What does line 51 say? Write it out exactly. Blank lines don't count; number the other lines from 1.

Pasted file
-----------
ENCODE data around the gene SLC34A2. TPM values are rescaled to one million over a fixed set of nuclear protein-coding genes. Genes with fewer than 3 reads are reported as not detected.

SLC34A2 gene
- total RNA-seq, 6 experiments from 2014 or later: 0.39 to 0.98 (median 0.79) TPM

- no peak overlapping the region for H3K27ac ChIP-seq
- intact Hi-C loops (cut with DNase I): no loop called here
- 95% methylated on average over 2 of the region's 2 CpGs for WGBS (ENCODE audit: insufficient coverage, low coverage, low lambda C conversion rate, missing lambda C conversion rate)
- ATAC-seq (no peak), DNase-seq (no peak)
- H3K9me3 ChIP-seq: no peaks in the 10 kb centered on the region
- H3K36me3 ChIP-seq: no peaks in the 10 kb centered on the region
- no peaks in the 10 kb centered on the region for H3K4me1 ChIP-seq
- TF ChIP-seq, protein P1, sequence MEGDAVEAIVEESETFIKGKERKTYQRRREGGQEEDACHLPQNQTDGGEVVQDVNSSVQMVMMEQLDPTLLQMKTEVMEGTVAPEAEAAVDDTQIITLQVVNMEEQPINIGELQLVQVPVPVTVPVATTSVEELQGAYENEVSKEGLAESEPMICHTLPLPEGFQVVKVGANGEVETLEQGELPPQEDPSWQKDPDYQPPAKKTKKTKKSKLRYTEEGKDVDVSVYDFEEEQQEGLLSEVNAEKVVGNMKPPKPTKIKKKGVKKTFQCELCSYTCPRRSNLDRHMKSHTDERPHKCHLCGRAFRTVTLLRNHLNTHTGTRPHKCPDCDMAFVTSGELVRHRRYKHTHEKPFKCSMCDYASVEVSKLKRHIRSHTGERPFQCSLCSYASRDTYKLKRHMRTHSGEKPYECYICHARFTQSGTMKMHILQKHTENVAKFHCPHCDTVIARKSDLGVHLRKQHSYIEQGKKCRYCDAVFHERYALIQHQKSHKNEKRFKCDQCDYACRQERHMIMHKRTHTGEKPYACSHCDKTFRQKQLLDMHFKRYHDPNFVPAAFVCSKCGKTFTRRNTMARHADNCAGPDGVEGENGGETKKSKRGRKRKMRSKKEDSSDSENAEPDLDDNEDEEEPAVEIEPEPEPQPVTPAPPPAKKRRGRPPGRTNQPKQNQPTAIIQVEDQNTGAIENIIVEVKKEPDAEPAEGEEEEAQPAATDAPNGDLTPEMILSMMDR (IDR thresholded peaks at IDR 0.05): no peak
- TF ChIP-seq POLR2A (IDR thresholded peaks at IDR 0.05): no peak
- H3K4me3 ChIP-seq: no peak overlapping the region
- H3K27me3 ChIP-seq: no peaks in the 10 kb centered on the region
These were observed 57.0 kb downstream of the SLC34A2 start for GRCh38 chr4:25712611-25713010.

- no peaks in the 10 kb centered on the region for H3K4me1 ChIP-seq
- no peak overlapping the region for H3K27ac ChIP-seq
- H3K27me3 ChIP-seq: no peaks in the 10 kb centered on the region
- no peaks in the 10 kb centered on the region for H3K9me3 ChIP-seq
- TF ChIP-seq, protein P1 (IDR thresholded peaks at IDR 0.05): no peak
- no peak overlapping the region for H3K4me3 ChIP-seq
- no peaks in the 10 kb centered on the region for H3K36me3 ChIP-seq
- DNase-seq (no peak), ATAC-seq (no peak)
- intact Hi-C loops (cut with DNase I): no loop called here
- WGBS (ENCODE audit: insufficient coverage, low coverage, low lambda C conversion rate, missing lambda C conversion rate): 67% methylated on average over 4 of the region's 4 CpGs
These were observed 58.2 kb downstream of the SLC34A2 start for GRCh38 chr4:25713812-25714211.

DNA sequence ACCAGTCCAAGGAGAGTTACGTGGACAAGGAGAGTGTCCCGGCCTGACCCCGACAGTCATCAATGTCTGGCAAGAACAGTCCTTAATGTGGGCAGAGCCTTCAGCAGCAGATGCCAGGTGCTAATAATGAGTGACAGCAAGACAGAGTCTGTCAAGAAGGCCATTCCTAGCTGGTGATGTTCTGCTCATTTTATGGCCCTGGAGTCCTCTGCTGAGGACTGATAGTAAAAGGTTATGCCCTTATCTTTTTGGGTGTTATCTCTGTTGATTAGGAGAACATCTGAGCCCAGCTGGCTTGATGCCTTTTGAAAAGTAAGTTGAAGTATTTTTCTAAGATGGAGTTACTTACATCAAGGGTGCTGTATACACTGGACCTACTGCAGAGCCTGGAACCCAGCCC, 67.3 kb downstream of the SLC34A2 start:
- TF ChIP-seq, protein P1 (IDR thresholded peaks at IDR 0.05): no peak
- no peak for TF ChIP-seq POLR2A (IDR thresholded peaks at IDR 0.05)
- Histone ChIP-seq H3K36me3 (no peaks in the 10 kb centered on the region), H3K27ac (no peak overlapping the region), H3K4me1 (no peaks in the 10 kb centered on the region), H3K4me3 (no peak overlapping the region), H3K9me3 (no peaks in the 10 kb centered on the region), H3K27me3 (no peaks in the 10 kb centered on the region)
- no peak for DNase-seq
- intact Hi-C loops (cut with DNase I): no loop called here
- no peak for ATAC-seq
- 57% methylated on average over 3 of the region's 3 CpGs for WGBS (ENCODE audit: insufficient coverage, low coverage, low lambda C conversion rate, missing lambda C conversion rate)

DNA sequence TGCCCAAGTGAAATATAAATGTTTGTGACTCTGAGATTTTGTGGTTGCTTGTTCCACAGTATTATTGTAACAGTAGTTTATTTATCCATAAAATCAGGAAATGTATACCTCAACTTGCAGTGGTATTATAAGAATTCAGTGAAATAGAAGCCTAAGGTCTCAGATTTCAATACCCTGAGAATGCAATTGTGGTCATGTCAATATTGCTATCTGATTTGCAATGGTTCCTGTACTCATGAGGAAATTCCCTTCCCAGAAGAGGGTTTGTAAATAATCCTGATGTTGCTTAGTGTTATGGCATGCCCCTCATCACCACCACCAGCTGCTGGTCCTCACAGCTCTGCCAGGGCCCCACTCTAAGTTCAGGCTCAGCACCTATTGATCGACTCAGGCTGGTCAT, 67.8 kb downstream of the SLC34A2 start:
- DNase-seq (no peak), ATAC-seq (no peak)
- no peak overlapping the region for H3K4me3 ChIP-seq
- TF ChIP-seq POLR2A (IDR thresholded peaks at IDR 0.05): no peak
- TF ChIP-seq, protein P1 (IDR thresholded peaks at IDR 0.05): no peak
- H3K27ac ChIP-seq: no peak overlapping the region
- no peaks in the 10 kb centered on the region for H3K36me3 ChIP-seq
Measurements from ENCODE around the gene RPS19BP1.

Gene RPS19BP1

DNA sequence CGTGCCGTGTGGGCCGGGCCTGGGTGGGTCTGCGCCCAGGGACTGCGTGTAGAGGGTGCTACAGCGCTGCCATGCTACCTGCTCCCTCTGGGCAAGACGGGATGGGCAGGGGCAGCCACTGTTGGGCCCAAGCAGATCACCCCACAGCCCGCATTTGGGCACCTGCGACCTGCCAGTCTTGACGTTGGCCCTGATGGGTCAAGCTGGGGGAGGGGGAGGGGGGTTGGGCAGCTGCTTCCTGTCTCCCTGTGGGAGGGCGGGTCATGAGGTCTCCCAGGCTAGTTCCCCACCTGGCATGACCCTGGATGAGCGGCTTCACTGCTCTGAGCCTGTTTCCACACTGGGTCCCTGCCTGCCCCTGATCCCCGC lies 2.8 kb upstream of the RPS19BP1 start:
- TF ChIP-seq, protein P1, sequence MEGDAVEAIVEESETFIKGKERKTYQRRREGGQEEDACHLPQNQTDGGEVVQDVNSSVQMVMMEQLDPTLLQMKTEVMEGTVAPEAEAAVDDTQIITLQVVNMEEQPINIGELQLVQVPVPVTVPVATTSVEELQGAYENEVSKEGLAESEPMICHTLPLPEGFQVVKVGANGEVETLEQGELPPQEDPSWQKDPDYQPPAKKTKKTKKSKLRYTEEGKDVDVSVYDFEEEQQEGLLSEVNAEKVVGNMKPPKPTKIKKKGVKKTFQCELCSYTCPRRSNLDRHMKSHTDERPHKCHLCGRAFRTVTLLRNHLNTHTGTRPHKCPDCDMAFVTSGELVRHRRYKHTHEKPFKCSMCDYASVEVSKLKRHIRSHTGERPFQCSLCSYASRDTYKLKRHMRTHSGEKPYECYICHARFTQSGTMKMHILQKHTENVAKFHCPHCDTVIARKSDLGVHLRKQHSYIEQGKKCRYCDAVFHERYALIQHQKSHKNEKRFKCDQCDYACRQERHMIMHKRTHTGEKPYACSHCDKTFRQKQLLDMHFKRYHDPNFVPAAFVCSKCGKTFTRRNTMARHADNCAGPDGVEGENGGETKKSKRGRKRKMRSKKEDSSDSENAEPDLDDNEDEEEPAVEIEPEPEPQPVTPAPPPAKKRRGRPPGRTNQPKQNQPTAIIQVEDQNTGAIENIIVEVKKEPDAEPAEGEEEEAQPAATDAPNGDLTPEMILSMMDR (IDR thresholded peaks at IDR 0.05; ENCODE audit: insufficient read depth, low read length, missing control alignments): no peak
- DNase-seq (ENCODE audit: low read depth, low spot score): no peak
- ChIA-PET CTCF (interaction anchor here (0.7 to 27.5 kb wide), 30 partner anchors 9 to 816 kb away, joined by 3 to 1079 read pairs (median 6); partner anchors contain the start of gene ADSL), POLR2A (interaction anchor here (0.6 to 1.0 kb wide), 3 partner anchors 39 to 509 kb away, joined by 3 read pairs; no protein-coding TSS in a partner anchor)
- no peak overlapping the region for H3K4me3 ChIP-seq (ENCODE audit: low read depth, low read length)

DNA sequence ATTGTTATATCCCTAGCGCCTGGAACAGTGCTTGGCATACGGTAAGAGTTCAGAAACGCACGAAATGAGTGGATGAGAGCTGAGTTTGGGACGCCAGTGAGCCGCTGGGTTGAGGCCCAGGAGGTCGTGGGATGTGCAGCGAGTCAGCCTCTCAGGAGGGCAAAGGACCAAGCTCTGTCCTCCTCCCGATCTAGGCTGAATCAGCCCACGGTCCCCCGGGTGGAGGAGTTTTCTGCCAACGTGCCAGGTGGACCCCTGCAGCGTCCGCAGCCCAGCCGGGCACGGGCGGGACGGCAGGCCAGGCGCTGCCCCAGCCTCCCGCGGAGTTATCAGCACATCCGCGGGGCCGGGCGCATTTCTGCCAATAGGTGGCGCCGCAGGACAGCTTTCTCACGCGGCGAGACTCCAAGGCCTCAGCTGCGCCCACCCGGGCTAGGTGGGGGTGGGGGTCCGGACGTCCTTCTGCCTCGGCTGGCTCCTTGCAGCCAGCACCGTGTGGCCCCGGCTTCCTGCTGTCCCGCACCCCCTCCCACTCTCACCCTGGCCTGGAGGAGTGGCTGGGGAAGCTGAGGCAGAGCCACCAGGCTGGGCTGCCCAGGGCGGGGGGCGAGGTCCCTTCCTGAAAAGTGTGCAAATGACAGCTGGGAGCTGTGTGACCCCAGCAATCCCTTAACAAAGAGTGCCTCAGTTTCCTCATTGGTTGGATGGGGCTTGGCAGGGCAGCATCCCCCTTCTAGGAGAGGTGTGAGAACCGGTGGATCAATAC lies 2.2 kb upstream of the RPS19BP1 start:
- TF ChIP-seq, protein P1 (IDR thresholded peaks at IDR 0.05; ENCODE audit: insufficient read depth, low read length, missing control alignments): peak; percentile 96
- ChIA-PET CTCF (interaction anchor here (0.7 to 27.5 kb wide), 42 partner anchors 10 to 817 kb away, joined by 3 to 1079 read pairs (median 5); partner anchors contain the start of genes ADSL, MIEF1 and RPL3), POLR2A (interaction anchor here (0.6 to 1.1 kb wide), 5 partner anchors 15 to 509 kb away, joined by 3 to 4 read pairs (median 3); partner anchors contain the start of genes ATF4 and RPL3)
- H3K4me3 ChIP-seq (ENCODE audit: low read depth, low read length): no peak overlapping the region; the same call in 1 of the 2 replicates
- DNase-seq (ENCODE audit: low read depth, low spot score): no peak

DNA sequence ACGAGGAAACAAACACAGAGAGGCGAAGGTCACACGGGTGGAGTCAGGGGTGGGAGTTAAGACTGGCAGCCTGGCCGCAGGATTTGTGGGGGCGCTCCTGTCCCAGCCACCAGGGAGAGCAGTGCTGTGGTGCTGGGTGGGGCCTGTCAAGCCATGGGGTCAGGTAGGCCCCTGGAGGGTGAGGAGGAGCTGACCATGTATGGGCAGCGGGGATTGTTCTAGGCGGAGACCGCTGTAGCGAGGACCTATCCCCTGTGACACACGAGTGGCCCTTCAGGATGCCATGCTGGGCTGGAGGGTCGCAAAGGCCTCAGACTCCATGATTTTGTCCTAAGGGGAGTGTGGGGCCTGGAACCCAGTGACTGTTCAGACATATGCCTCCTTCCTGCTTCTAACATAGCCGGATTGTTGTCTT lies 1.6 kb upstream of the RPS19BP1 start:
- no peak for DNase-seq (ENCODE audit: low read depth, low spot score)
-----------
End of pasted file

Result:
- ChIA-PET CTCF (interaction anchor here (0.7 to 27.5 kb wide), 42 partner anchors 10 to 817 kb away, joined by 3 to 1079 read pairs (median 5); partner anchors contain the start of genes ADSL, MIEF1 and RPL3), POLR2A (interaction anchor here (0.6 to 1.1 kb wide), 5 partner anchors 15 to 509 kb away, joined by 3 to 4 read pairs (median 3); partner anchors contain the start of genes ATF4 and RPL3)